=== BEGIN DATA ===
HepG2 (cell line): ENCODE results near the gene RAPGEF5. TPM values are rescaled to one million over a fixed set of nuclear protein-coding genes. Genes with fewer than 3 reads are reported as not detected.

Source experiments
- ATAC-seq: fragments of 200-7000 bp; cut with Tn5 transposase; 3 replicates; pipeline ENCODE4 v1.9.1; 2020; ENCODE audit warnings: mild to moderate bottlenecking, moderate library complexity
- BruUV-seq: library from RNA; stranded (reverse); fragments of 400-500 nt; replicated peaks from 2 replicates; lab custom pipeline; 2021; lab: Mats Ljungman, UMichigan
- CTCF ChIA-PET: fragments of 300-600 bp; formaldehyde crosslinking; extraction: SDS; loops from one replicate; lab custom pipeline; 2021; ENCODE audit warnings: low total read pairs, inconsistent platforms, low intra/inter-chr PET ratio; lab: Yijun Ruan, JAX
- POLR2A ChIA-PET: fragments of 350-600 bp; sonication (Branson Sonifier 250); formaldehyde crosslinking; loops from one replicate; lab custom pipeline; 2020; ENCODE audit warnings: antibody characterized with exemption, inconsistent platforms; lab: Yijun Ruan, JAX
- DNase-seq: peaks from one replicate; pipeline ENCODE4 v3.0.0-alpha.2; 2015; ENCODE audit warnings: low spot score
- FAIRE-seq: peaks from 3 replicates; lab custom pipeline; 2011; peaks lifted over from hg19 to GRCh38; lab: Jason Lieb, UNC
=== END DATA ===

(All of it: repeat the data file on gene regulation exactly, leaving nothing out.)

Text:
HepG2 (cell line): ENCODE results near the gene RAPGEF5. TPM values are rescaled to one million over a fixed set of nuclear protein-coding genes. Genes with fewer than 3 reads are reported as not detected.

Source experiments
- ATAC-seq: fragments of 200-7000 bp; cut with Tn5 transposase; 3 replicates; pipeline ENCODE4 v1.9.1; 2020; ENCODE audit warnings: mild to moderate bottlenecking, moderate library complexity
- BruUV-seq: library from RNA; stranded (reverse); fragments of 400-500 nt; replicated peaks from 2 replicates; lab custom pipeline; 2021; lab: Mats Ljungman, UMichigan
- CTCF ChIA-PET: fragments of 300-600 bp; formaldehyde crosslinking; extraction: SDS; loops from one replicate; lab custom pipeline; 2021; ENCODE audit warnings: low total read pairs, inconsistent platforms, low intra/inter-chr PET ratio; lab: Yijun Ruan, JAX
- POLR2A ChIA-PET: fragments of 350-600 bp; sonication (Branson Sonifier 250); formaldehyde crosslinking; loops from one replicate; lab custom pipeline; 2020; ENCODE audit warnings: antibody characterized with exemption, inconsistent platforms; lab: Yijun Ruan, JAX
- DNase-seq: peaks from one replicate; pipeline ENCODE4 v3.0.0-alpha.2; 2015; ENCODE audit warnings: low spot score
- FAIRE-seq: peaks from 3 replicates; lab custom pipeline; 2011; peaks lifted over from hg19 to GRCh38; lab: Jason Lieb, UNC